# Arduino Tutorial 5: Understanding and Working With Binary Numbers

In this series of Tutorials, I really want you to understand the magic that is happening under the hood of your digital devices. Whether you are talking about in Iphone, a laptop or a digital camera, they all work on the same, very simple principle. That principle is as follows. Any thing around you in the physical world can be represented as a number. You can create a different number for each letter, so letters can be represented by numbers. By stringing those numbers together we can create words, paragraphs and even entire books. Similarly, music and colors can be represented by numbers. At their core, digital devices only understand numbers, so everything around you must be converted to a number for the computer to understand it. The thing is, though, that computers only understand special numbers, known as binary numbers. Binary numbers contain only two characters . . . “0” and “1”. Hence all numbers must be converted to sequences of zeros and ones strung together. With this, any number you can come up with can be represented equally well by a long sequence of zeros and ones. This video shows how Binary numbers work.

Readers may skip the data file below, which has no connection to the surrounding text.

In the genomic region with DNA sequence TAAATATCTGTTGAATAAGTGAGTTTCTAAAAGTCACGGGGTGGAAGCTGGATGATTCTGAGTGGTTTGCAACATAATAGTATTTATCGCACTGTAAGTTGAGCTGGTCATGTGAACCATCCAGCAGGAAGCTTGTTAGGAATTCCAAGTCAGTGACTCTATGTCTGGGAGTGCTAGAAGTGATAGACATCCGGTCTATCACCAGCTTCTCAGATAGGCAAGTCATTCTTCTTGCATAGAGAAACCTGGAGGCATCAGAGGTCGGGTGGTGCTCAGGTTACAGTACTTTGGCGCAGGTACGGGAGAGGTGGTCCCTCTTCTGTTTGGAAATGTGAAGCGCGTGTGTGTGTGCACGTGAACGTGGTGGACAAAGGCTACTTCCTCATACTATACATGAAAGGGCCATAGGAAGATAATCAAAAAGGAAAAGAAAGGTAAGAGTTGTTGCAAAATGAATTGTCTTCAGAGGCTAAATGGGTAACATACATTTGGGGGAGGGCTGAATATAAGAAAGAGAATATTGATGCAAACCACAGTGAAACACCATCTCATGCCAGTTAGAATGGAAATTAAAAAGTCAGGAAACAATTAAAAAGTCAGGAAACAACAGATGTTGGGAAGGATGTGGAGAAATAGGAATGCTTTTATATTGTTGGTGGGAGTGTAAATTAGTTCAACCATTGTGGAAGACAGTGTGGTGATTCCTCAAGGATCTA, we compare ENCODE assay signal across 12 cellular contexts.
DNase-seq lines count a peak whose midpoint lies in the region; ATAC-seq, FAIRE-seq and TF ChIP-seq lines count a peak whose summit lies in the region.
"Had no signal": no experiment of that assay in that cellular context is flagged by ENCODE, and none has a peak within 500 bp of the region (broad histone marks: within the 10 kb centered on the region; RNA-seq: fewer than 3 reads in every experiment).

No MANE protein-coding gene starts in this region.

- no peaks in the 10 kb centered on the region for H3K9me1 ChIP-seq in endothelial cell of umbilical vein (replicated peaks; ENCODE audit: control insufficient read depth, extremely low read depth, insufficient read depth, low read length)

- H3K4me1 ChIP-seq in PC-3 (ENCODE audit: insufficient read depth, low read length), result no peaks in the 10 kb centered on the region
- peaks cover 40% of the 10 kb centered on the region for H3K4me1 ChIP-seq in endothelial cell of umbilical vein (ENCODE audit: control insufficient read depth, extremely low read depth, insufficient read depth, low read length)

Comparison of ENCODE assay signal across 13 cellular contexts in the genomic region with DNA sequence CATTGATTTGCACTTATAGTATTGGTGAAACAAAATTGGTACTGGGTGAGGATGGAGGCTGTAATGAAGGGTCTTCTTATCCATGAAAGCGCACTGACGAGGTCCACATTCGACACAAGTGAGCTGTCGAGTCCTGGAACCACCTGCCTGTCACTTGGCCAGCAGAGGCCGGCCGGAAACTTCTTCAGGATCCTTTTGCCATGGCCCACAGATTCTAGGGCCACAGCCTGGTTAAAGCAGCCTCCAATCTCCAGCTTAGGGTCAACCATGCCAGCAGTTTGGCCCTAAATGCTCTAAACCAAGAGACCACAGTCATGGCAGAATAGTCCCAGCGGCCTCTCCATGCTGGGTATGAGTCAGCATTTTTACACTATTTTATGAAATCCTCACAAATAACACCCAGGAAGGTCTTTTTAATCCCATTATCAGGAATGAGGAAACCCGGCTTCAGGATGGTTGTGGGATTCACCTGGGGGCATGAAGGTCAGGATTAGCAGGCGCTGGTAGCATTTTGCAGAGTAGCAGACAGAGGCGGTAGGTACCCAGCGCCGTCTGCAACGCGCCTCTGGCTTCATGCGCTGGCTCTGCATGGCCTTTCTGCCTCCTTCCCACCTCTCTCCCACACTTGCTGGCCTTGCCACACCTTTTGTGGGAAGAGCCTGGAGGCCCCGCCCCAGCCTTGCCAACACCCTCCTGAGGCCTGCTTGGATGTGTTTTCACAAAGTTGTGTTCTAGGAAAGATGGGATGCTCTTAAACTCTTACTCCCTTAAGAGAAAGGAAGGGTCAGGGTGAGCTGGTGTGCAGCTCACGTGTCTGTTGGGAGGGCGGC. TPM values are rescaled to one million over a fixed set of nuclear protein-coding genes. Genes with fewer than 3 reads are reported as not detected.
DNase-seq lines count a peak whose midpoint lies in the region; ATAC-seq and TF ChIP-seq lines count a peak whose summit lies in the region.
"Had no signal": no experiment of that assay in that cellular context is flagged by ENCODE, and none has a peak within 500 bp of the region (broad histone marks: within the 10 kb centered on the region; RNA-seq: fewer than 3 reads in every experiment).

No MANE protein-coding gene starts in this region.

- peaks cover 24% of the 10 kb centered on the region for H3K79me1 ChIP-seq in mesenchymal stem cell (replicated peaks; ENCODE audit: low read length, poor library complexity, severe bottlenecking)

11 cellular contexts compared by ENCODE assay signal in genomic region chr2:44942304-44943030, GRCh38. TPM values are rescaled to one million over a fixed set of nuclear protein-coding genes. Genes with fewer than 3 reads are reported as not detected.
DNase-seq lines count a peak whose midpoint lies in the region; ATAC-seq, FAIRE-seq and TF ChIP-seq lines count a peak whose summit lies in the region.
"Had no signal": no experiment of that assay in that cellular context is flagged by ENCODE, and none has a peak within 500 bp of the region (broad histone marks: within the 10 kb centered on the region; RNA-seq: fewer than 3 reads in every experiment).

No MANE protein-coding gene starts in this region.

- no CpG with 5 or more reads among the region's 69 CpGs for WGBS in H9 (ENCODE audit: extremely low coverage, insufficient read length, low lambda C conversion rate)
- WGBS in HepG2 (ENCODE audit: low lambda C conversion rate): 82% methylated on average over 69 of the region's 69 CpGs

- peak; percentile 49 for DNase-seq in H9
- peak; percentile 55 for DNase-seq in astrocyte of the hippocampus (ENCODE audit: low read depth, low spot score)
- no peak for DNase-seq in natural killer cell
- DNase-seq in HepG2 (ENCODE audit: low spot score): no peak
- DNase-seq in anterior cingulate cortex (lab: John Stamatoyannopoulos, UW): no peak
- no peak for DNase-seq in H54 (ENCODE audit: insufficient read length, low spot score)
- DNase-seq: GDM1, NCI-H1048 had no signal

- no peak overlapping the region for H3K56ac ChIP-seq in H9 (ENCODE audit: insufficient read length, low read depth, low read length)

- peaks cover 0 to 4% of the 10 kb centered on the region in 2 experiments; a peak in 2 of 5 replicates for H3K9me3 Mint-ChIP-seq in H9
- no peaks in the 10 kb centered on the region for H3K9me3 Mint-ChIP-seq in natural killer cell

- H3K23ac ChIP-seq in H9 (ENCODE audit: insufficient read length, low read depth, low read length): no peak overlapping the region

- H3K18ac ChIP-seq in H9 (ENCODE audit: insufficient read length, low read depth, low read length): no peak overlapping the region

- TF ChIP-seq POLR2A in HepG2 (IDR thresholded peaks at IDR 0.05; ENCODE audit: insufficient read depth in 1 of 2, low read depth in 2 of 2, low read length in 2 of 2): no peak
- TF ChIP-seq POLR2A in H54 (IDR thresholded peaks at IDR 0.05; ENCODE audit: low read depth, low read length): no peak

Digital devices are simply made up of very large numbers of tiny switches. A modern digital computer might have over 10 billion switches cleverly connected together. Each switch can be thought of as a zero or a one. Hence, even though a switch is a very simple device, when you have lots of them, very complicated things can be done.